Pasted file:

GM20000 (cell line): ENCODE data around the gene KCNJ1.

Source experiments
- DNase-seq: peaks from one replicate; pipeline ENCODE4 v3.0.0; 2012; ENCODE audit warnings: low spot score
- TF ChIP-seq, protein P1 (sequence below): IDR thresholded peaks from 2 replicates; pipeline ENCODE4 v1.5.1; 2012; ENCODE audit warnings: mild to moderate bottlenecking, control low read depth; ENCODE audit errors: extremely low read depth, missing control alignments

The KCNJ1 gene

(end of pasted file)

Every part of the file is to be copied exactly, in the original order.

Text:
GM20000 (cell line): ENCODE data around the gene KCNJ1.

Source experiments
- DNase-seq: peaks from one replicate; pipeline ENCODE4 v3.0.0; 2012; ENCODE audit warnings: low spot score
- TF ChIP-seq, protein P1 (sequence below): IDR thresholded peaks from 2 replicates; pipeline ENCODE4 v1.5.1; 2012; ENCODE audit warnings: mild to moderate bottlenecking, control low read depth; ENCODE audit errors: extremely low read depth, missing control alignments

The KCNJ1 gene